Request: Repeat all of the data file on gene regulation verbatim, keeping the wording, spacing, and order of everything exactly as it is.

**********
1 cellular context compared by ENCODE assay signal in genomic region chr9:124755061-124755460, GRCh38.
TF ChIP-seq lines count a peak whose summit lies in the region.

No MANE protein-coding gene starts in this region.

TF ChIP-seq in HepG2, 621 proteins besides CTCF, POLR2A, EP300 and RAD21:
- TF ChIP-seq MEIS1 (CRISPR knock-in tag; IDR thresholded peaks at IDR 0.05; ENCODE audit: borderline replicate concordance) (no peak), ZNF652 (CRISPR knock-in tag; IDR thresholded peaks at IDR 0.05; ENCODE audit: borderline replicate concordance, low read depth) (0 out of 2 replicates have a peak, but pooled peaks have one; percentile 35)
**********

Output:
1 cellular context compared by ENCODE assay signal in genomic region chr9:124755061-124755460, GRCh38.
TF ChIP-seq lines count a peak whose summit lies in the region.

No MANE protein-coding gene starts in this region.

TF ChIP-seq in HepG2, 621 proteins besides CTCF, POLR2A, EP300 and RAD21:
- TF ChIP-seq MEIS1 (CRISPR knock-in tag; IDR thresholded peaks at IDR 0.05; ENCODE audit: borderline replicate concordance) (no peak), ZNF652 (CRISPR knock-in tag; IDR thresholded peaks at IDR 0.05; ENCODE audit: borderline replicate concordance, low read depth) (0 out of 2 replicates have a peak, but pooled peaks have one; percentile 35)